The Music Of Battlefield 1 – An Interview with Johan Söderqvist

Three months in, the dust is only now starting to settle. Field manuals have all been collected. Every corner of Monte Grappa and Argonne Forest scouted and manipulated. Operations Mode has been fought through thousands of times with battles lasting upwards of an hour – exhausting players not only when they win but even more so when suffering a loss. That anti-air gun near objective Charlie on Ballroom Blitz is no longer the best kept secret for bringing down a Behemoth. Luca Vincenzo Cocchiola has found the remains of his brother Matteo after fighting through the mountains of Northern Italy. Dog tags stolen, battlepacks opened, objectives reached and ranks conquered. Everything has been cracked open and its innards spilled out into the trench mud for everyone to see.

However, Battlefield 1 hasn’t worn out its welcome. Under the surface, the engine of war keeps running to consistently deliver tense, exciting multiplayer mayhem. The weapons are perpetually varied and the maps remain unpredictable. There is something unique here compared to previous Battlefields and a lot of it has to do with setting. After Battlefield 4, the modern-day military appeal was wearing thin and both developer DICE and publisher EA deserve praise for moving away from the norm and taking a chance on the one relatively recent era of war that games rarely touched.


For over four years, millions upon millions of people lost their lives in World War 1. Even more were forever affected by that insane level of loss. Something that colossal, that crippling to the functions of world society is a concept that is damn near impossible for anyone to grasp in 2017. Endless, pointless death as far as the eye could see. Death that changed the world and shaped the future. Say what you will about the state of the modern world, it’s still quite comfortable compared to the mind-boggling genocidal madness that was witnessed by our great-grandparents. Young kids dying in the dirt without really knowing why. Just wanting to get back home.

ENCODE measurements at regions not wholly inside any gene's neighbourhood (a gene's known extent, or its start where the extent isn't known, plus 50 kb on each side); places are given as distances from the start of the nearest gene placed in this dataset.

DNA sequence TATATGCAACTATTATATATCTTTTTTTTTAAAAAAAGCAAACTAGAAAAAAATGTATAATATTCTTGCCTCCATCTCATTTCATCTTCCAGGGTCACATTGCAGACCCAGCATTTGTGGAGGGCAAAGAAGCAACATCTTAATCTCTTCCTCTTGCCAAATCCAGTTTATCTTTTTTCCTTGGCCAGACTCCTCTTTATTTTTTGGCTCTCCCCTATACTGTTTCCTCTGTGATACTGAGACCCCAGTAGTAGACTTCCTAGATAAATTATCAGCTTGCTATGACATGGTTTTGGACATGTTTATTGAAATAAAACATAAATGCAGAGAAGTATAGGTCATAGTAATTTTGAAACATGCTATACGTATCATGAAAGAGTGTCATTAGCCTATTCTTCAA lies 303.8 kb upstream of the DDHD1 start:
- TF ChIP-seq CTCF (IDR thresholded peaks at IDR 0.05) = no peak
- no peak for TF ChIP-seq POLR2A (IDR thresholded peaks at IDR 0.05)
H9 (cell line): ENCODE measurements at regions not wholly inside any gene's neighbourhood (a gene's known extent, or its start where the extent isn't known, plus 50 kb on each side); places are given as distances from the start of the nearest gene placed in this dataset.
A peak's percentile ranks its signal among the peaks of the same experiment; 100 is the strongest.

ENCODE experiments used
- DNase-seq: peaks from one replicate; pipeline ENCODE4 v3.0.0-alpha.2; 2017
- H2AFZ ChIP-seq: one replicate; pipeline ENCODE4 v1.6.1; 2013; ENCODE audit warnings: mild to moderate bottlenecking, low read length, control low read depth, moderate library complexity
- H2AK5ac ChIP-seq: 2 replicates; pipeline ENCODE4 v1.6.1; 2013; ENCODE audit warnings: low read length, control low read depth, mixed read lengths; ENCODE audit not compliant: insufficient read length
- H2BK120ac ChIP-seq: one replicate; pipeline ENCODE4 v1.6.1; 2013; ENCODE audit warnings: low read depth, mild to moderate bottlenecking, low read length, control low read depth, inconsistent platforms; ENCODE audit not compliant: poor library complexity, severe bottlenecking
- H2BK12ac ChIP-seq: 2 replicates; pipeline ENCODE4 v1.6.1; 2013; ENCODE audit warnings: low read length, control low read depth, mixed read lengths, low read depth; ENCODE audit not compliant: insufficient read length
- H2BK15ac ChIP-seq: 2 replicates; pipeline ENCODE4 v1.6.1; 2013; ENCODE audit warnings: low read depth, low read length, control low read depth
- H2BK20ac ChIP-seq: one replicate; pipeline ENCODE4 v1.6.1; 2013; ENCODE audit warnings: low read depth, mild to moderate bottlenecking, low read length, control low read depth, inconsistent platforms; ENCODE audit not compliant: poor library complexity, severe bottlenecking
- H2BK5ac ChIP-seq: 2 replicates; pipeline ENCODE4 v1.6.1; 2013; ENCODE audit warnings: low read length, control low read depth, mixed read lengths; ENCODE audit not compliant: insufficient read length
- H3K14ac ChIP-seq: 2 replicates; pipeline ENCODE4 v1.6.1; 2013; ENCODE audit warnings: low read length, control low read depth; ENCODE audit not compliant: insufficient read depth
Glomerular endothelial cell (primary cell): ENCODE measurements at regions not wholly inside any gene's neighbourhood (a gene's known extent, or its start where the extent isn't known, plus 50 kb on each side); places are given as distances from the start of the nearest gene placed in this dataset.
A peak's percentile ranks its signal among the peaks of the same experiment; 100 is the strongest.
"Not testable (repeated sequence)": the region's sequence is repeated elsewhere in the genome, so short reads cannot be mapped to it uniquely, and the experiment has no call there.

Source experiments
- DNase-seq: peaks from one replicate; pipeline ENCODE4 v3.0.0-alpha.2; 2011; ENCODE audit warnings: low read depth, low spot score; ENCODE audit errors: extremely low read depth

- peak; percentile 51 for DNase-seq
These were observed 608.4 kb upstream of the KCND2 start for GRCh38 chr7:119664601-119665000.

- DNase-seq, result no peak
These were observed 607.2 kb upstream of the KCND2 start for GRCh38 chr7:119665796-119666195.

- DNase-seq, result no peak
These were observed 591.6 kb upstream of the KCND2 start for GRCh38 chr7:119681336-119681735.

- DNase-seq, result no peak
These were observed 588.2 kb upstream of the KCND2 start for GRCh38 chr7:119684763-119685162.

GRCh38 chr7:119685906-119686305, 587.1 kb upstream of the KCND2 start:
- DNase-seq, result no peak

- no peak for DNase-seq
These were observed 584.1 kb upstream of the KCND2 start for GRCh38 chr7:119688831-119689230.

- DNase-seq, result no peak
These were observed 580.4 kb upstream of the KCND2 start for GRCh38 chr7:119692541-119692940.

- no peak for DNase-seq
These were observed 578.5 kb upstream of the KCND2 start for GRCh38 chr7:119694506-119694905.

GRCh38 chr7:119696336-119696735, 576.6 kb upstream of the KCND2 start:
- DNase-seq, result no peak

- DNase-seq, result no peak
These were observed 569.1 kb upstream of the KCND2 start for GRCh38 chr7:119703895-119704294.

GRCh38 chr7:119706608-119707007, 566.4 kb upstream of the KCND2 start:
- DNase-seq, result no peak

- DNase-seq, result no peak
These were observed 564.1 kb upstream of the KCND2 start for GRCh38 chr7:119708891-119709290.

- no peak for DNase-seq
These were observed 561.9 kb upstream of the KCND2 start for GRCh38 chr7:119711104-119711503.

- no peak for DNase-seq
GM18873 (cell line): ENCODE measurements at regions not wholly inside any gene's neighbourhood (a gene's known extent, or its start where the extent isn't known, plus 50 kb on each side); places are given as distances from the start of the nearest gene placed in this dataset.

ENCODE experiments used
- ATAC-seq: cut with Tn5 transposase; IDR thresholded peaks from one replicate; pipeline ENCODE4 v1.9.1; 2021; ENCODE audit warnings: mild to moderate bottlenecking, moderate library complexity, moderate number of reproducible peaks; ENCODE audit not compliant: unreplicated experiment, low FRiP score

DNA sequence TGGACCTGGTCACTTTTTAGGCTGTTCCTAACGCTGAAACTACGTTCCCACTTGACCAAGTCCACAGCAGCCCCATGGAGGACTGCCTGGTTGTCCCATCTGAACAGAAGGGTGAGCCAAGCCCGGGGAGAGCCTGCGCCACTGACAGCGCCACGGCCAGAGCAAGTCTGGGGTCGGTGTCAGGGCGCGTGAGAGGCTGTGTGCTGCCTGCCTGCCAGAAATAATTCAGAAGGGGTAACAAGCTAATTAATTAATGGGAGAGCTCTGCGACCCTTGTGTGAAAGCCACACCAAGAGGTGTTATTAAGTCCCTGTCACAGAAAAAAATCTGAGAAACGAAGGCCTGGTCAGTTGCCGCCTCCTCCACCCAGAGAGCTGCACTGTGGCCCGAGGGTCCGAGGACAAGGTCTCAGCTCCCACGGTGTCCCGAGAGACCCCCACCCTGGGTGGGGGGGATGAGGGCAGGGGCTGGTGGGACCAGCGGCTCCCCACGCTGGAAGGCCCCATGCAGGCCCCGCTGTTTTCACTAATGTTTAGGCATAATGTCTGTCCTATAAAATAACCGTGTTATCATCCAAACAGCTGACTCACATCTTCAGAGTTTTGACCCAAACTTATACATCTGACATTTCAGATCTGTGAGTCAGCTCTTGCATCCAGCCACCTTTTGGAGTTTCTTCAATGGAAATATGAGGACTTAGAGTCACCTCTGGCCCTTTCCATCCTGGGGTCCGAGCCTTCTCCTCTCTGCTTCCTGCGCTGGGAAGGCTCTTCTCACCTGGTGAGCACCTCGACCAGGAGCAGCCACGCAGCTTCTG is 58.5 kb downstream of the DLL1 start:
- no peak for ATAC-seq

What’s probably the most astounding aspect of Battlefield 1 is how it balances respectfully demonstrating and educating the horrors of war with an incredibly fun video game. It doesn’t cheapen or exploit what happened between 1914 and 1918. It explains it in painstaking detail through story, environment and collectables that manages to successfully flesh out this very real world. Leaving you with a thirst to know more.

DICE are busy working on gameplay updates and the first expansion set for release in March. In the meantime, the matches continue and the kills pile up. In addition to the surrounding danger of instant death, there’s another constant companion for anyone who sets foot into this theatre of war.

And that’s the music.

Battlefield One Theme

Stockholm-born Johan Söderqvist wrote his first film score in 1991 and has since shaped his talents into a very successful career. In 2008, he provided the score to Tomas Alfredson’s acclaimed horror romance Let The Right One In. His film and television work has touched upon Rwandan genocide, family grief and supernatural murder. No stranger to heavy themes to drape his music on, Söderqvist and collaborative composer Patrik Andrén came together to record the haunting, tense and celebratory soundtrack to Battlefield 1.


“From working on numerous films together we have established a workflow,” Söderqvist tells me. “We bounce ideas and send files back and forth until we find the compositions and productions ready. And after daily conversations we are usually well in tune about what needs to be done and what the music should sound like. Neither of us have any relation to that [World War 1] period. We decided early on not to write a historical score but to focus on the emotional side of the period. The hell and sorrow of the war and to make people feel something even after playing the game. Not sure we succeeded but that was our intention.”